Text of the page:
3. Personalized learning and growth opportunities: To be successful in a knowledge-based economy, companies need to learn faster than their competitors. They can no longer afford to differentiate between work and learning: Learning must be embedded into the workflow. In order words: To work is to learn (and teach) and vice versa. This continuous learning necessity aligns with the aspiration of employees of all generations to learn and develop professionally. But expensive and often ineffective classroom training is giving way to a diverse range of learning and knowledge sharing forms from on-demand learning systems to low-tech social learning. The opportunities are limitless, and it is a key challenge for HR to provide impactful learning solutions that will create a learning experience tailored to the individual as well as corporate capabilities and needs.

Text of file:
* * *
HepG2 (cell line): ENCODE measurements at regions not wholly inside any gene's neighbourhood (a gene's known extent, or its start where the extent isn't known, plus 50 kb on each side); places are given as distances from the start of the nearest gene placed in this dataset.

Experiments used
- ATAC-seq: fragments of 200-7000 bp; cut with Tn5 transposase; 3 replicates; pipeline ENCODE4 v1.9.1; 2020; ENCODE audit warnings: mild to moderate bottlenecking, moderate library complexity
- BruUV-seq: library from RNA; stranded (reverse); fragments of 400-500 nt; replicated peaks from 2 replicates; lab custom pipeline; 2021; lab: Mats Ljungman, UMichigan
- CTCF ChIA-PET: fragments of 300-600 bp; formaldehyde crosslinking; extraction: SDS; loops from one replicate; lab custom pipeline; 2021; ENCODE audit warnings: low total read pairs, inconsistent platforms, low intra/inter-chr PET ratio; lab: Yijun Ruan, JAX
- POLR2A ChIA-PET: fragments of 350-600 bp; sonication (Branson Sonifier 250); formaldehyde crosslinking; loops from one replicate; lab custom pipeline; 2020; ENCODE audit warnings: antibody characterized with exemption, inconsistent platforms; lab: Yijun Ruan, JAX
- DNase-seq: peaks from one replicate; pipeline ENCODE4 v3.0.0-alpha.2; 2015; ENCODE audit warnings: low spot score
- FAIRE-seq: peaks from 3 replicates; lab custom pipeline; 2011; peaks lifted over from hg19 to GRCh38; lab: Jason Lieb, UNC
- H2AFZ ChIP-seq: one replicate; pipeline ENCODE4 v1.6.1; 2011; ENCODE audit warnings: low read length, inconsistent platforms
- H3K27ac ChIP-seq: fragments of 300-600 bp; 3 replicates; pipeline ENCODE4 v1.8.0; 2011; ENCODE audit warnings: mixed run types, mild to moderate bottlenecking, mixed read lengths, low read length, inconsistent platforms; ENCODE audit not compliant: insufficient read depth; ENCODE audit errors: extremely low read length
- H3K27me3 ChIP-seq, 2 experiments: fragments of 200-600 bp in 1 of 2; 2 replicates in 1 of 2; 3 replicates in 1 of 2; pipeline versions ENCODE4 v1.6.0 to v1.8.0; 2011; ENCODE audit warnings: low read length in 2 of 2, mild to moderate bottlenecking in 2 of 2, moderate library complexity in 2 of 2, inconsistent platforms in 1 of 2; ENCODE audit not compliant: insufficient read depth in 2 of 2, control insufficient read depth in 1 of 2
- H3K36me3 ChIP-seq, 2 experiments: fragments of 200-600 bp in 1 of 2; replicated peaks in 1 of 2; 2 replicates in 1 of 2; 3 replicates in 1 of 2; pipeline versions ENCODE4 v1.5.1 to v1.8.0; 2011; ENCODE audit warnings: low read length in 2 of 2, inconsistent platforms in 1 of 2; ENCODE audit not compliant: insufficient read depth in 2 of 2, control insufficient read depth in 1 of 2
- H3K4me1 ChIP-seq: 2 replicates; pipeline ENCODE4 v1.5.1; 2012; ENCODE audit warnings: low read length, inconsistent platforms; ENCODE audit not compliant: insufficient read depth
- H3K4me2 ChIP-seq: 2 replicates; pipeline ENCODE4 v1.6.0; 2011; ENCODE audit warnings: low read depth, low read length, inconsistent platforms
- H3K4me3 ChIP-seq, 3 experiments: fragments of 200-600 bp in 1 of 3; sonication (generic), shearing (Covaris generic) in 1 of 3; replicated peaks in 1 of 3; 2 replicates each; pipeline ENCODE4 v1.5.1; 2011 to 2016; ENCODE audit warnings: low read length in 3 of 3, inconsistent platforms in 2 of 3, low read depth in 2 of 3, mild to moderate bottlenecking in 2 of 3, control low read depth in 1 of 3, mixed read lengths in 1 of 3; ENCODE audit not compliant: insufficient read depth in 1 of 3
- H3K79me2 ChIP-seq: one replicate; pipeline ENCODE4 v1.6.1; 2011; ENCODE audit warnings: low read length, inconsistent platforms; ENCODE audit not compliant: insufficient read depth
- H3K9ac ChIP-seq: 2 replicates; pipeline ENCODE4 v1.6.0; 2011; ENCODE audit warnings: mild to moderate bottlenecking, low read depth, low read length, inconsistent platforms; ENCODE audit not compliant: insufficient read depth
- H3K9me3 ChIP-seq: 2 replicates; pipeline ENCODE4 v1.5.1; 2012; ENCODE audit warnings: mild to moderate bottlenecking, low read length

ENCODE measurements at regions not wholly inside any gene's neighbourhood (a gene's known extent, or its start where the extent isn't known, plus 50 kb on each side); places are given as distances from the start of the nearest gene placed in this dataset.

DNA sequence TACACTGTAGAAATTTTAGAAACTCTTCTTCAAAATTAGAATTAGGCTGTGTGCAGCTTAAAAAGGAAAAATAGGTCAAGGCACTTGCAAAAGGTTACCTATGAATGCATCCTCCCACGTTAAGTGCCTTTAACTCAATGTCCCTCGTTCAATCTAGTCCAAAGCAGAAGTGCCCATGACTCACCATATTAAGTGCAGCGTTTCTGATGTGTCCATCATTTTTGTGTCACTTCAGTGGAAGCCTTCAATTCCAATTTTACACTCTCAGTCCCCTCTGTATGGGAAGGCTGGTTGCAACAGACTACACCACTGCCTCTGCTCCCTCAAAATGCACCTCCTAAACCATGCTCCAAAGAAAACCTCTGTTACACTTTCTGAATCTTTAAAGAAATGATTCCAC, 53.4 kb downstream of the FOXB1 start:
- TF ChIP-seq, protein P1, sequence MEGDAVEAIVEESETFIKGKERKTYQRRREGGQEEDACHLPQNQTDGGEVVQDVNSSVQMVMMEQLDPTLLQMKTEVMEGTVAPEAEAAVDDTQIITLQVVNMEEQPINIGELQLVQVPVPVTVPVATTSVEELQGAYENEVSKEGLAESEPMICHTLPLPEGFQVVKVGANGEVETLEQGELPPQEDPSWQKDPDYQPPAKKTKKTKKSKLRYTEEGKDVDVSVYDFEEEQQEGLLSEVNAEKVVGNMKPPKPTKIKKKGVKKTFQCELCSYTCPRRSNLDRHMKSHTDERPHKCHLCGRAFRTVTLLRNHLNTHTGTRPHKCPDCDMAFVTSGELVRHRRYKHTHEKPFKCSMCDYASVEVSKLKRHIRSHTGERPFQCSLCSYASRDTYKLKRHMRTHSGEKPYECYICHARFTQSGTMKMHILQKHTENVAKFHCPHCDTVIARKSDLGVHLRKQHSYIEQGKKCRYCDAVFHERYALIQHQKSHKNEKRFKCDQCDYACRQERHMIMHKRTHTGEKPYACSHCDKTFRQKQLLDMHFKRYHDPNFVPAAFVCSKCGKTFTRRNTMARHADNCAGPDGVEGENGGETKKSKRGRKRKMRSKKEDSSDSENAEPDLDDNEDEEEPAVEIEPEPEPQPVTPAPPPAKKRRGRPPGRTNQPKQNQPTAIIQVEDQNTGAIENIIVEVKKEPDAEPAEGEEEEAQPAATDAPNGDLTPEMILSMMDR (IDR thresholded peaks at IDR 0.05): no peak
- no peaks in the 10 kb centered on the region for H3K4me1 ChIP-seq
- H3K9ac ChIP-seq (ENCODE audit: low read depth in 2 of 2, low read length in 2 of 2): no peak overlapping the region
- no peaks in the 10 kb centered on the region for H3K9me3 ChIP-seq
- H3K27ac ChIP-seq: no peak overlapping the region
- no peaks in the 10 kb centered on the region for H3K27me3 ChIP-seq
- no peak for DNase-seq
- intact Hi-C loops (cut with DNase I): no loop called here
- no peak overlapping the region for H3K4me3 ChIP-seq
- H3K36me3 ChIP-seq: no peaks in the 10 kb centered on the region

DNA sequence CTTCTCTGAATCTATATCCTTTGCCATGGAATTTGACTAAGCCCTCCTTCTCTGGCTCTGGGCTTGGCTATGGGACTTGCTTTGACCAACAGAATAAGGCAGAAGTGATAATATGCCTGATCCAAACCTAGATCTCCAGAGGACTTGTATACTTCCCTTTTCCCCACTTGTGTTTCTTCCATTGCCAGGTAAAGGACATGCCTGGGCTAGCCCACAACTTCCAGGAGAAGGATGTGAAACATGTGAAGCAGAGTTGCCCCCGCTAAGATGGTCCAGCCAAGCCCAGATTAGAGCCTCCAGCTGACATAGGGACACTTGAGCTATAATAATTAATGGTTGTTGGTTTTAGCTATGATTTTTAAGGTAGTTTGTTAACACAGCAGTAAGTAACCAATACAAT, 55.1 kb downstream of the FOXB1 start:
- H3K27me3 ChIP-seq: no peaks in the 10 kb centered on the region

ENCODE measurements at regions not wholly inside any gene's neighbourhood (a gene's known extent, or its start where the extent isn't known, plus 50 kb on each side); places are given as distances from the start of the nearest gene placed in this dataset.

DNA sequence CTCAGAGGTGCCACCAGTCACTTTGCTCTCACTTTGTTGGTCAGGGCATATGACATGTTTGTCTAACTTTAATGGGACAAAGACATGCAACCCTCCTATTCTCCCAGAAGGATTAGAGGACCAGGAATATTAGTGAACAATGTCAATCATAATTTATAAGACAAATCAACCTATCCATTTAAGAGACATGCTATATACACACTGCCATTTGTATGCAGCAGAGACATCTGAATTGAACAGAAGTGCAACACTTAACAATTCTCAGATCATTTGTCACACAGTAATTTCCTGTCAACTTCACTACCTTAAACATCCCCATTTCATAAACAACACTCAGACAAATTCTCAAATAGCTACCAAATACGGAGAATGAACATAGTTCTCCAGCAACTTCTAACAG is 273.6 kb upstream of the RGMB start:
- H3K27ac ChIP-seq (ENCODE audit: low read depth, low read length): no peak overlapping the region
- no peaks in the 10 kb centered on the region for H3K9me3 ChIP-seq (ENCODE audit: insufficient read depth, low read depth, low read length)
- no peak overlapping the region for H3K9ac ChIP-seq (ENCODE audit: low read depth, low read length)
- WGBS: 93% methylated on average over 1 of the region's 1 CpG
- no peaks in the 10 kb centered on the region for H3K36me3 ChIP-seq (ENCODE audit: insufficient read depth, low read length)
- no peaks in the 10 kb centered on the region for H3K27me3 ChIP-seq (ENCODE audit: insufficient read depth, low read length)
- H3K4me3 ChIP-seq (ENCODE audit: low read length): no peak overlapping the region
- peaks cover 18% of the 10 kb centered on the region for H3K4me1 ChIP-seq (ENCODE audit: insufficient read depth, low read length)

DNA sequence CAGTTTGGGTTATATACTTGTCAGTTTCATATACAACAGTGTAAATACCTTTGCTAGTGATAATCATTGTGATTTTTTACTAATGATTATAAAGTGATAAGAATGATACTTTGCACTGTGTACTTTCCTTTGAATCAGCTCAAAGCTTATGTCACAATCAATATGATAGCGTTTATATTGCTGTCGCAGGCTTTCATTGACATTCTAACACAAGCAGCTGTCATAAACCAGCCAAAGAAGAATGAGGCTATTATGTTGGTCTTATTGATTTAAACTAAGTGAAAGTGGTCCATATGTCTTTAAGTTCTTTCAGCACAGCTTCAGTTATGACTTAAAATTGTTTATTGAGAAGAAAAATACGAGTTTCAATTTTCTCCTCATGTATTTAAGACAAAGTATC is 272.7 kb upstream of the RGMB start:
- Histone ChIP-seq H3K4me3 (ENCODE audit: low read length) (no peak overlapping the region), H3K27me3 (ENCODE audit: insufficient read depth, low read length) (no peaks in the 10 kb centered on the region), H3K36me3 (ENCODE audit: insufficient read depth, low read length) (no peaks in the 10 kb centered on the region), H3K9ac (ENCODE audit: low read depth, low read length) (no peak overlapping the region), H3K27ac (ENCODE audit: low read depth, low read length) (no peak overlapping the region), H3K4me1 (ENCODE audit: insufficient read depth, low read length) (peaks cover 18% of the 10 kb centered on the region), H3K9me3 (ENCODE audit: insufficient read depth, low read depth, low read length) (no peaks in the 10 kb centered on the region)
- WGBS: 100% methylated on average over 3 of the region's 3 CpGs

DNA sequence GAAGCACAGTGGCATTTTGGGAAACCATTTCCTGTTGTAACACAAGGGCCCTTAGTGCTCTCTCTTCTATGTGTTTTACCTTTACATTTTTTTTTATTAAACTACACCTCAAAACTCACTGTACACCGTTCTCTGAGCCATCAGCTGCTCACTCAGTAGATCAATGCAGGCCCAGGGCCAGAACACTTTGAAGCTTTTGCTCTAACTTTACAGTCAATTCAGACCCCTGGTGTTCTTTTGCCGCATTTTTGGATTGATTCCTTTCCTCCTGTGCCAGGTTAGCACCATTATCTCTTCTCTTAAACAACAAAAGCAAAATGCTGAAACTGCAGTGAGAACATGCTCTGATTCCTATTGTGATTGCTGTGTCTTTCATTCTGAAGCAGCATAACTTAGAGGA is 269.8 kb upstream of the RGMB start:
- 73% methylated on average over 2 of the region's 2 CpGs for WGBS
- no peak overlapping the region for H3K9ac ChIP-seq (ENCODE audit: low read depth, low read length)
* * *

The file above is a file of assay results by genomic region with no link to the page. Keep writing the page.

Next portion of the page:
4. Small HR teams deliver value through iterative agile approach: People are a competitive differentiator – and HR in forward-thinking organizations is critically assessing and redefining the way HR thinks about itself, how HR is organized and how HR works. More and more organizations are shifting to an iterative agile way of working. They organize HR around value streams and design interdisciplinary teams that co-create and co-deliver value in an iterative way. It is a very employee-centric approach and it is this strong focus on people, that will ensure that they remain competitive in attracting, engaging, and inspiring top talent. This will turn HR from a cost center (fighting to proof their value) to a business driver (and – yes – get them that seat at the table).
  5. Empowerment of employees: Over the past two decades or so, the business world has shifted away from command-and-control micromanagement towards inspiring leadership. Modern leaders must be able to lead work as well as people. A role that has changed immensely – especially with the application of Scrum and other agile ways of working. This empowerment of individuals and teams comes with a power shift, that changes the whole dialogue and dynamic between boss and subordinates. And managers are no longer the sole decision makers and keepers of knowledge and wisdom. To innovate and contribute, people must be allowed to manage themselves with the necessary autonomy and empowerment.